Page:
“Disarming the Bomb”
Challenging racism, antisemitism and homophobia: those were the sensitive topics DiversiTALKS broached by inviting top speakers to debate in front of HEC staff and students. A socially and politically charged topic which is touching universities worldwide.
From Melbourne to Sheffield, Paris, Syracuse, via Belfast and Nebraska, students and academics are monitoring and denouncing an upswing in racist, anti-Semitic and homophobic acts. UK universities saw a 60% increase in racist incidents in the past two years. In the United States, meanwhile, advocacy groups have denounced a “spate of bigotry” as a reflection of the political mood in the country which has seeped into colleges as prestigious as the universities of Columbia and Duke. The increase in anti-Semitic acts in France in 2017-2018, for example - up from 311 to 541 after four consecutive years of steep decline – has been reflected in certain French universities.
It seemed particularly appropriate, therefore, that Professor Matteo Winkler and his DiversiTALKS team (led by MBA students Cody Overstreet and Amanda Moritz) devote their latest event to a conference they entitled « Disarming the Bomb: Challenging Racism, Antisemitism and Homophobia on and off Campus ». Winkler has been seen as inspirational in inviting dialogue and reflection in these fields, as witnessed by last week’s nomination by L’Autre Cercle as one of the country’s top 20 LGBT & Leadership Role Models.
Safe Learning Environment for All
The DiversiTALKS team invited three speakers of diverse backgrounds to share their experiences and insight with a full house at the Heliz on-campus restaurant. “We are trying to start a genuine conversation on students’ well-being on campus,” said Winkler in reference to association’s overall objective. “This is not only crucial for ensuring a safe learning environment but also extremely beneficial for all stakeholders. Discussing racism, antisemitism and homophobia is a vital part of this conversation. To make everyone feel safe and included on campus we need to involve the students, the staff and the faculty. Campus managers cannot do it alone.”
As HEC’s Dean of Student Affairs, diversity and inclusion have been at the heart of Marcelle Laliberté’s mandate. “We have been striving at creating a dialogue on topics of campus integration, wellbeing and diversity throughout our student communities,” she insisted. “This DiversiTalks session was an important reminder of the importance of pursuing that dialogue in order to foster a place where different members of our campus can freely debate, share ideas and feel engaged within their school at all levels.”
The guests for the two-hour exchange included Johanna Barasz, deputy director of DILCRA, France’s inter-ministerial delegation devoted to combating racism in all its forms and Youssef Ben Soltane of the EY Graduate Program. Barasz said she was encouraged by the fact that more and more people are reporting homophobic acts to the police, overcoming long-time fears at sharing the abuses with the authorities. The government coordinator also called on a form of introspection for all those present: “Each one of us has some work to do on our own biases. As catalyzers for society, we all need to be aware of the trauma prejudice and passivity can cause. For this, we must learn from history and fight revisionism.”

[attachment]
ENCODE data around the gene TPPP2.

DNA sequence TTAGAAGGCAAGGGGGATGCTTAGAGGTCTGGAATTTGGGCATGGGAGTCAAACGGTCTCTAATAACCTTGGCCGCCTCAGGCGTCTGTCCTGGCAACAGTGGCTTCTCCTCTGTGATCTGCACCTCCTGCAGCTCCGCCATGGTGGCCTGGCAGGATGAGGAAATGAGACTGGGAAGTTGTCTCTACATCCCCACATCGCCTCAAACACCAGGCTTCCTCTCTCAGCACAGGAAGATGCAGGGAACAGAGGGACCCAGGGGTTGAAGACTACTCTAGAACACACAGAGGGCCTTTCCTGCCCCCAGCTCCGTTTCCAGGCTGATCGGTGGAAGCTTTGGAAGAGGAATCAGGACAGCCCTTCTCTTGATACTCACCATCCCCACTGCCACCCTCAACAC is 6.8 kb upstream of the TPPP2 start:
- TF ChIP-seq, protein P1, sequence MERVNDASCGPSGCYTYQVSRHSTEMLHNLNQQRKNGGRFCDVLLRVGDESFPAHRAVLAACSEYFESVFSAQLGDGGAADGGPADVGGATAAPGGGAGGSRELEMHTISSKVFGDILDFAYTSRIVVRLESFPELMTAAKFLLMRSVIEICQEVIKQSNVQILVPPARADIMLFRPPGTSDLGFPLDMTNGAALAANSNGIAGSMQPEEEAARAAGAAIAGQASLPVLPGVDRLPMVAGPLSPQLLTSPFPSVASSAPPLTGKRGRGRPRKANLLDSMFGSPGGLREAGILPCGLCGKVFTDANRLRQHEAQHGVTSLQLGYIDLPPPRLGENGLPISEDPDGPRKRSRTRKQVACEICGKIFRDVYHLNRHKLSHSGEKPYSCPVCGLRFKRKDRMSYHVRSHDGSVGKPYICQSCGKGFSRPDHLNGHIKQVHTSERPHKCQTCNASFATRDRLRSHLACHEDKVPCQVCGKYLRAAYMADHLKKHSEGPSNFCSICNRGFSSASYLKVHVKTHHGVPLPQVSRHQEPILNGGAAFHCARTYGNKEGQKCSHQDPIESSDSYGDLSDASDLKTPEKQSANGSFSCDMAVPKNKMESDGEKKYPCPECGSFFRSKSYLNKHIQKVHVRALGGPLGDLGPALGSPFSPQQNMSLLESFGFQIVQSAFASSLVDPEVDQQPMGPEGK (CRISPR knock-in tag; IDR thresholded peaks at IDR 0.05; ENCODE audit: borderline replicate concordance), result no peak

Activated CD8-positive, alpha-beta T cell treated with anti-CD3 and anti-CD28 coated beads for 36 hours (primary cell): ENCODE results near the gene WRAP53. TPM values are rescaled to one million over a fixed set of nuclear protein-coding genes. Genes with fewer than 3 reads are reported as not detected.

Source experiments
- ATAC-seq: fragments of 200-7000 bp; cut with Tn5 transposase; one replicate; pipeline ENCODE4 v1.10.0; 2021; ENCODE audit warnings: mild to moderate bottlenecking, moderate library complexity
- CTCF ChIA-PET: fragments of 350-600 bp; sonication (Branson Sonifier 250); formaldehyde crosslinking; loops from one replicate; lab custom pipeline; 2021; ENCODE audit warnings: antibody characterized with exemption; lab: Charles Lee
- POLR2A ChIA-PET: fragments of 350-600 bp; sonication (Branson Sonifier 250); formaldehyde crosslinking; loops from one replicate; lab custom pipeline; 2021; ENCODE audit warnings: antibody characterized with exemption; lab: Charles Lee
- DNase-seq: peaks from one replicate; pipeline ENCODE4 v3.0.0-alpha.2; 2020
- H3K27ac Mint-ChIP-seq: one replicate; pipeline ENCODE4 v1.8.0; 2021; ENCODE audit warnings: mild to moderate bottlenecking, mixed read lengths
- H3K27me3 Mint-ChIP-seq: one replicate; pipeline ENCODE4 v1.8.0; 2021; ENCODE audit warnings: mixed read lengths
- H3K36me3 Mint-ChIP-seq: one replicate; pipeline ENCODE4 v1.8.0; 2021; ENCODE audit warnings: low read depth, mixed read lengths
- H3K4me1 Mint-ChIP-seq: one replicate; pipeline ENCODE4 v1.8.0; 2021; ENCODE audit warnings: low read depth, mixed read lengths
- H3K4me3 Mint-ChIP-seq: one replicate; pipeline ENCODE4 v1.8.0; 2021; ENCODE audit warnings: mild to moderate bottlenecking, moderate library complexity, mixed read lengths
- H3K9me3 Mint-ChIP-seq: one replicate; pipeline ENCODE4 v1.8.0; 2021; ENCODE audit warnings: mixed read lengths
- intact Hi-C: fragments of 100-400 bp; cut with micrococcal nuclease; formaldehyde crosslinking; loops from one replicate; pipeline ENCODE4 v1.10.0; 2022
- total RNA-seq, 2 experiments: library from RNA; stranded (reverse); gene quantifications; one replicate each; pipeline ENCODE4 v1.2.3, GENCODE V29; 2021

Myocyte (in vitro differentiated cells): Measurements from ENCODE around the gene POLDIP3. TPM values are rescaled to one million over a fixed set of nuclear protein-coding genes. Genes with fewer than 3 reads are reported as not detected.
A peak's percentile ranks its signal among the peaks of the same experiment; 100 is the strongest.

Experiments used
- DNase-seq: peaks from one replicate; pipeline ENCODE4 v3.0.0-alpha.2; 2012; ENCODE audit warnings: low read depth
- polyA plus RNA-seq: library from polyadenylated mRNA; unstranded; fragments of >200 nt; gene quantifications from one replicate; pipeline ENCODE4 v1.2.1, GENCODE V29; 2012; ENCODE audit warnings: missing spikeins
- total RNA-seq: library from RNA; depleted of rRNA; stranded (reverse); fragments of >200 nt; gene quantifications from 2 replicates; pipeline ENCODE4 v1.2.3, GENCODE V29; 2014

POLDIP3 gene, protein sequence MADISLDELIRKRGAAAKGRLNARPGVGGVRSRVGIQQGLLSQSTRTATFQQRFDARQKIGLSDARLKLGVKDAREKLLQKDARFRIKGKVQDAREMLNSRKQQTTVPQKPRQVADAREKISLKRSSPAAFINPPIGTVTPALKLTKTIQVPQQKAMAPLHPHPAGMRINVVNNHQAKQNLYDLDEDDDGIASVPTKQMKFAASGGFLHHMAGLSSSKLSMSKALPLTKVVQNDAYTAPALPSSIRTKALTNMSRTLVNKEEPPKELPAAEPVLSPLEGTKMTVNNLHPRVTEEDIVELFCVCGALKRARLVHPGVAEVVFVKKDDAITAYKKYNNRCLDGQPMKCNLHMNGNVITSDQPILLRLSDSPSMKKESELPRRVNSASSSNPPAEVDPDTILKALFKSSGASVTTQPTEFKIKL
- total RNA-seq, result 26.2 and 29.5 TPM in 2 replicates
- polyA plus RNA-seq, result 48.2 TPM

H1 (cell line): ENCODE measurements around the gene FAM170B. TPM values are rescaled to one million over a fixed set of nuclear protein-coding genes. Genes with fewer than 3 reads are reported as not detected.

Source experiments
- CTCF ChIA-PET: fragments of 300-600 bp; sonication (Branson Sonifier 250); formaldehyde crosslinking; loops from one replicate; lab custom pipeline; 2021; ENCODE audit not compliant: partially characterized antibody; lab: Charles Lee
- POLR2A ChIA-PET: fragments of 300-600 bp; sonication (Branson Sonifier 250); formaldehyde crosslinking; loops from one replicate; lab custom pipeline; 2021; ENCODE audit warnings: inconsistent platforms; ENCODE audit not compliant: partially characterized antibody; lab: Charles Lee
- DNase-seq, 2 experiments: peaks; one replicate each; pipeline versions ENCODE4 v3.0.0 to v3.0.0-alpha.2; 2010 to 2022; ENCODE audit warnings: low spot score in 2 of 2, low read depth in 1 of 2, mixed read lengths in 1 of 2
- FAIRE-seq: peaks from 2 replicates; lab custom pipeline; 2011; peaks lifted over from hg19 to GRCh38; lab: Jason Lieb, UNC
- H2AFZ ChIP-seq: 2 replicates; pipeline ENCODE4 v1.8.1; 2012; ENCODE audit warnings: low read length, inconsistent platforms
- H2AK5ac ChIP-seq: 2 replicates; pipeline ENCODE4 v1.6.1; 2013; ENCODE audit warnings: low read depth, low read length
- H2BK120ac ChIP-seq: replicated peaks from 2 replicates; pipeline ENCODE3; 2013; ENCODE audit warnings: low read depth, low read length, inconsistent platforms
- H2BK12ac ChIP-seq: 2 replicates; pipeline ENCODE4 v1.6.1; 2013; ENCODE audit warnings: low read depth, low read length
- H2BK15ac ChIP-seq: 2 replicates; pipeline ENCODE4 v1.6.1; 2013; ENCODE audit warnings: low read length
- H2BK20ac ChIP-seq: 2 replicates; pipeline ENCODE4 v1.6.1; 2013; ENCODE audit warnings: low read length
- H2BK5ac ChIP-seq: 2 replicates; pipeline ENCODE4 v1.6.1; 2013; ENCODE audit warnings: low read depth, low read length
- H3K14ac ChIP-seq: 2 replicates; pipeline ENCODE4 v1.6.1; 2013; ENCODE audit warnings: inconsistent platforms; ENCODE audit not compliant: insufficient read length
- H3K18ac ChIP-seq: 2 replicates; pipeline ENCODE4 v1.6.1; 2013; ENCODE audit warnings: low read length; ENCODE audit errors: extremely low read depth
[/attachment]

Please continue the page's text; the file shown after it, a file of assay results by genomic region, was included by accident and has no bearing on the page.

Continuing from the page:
Few people have a more thrillingly diverse background and experience than Ben Soltane. The Tunisian has known careers as a dentist, philosopher and wine expert before capitalizing on his degree from Ecole Normale Supérieure to work on the government and public sector. During the debate, Soltane also underlined the importance of studying the humanities and history to fight racism. The philosopher outlined the arduous road he had to take to overcome prejudice through much of his career. "From the time I started my Master 2 in wine tasting I was greeted with awkwardness and suspicion. The professor asked me upfront: ‘What are you doing here?’ After graduating, the nearest thing I could find to my field was bartending. At my workplace, I was the butt of jokes that soon turned into a form of harassment. My North African accent was constantly the source of derision.”
Crucial Diversity Conference
However, these abuses did nothing to stop Soltane’s ascension. "I am a dedicated lifelong learner and a passionate problem-solver," he admits on his LinkedIn page. "Fascinated by the complexity of our world, I am keen on investing my energy, skills and knowledge in having a better grasp of our reality.” He has combined his knowledge in the medical field with those acquired in viticulture. This he describes as a search for “antiviral compounds from the human pharmacopeia” that can be applied to the wine industry. The experiences both in academic and professional circles led Soltane to underline an essential point: “Off-the-cuff comments can build up into major problems of harassment. So build on your awareness skills, learn to be inclusive managers who can rally a team together against such forms of prejudice. It’s not only the decent thing to do; it’s also at the heart of being an inspiring leader.”
A few weeks later, the DiversiTALKS team broadened its activities on diversity and inclusion by co-organizing a major Paris event on June 7 called Delta. Led by HEC MBA students the full-day conference on D&I in the workplace showcased speakers from Google, Danone to Accenture and EY. “We discussed the problem of diversity in the workplace, the experiences of transgender people, how to break the glass ceiling and deactivate biases,” notes Matteo Winkler. The questions of “being oneself at work” will be further explored on September 18, when DiversiTALKS organizes its first debate of the new academic year. This evening debate includes speakers from the Sodexo, L’Oreal and Allen & Overy.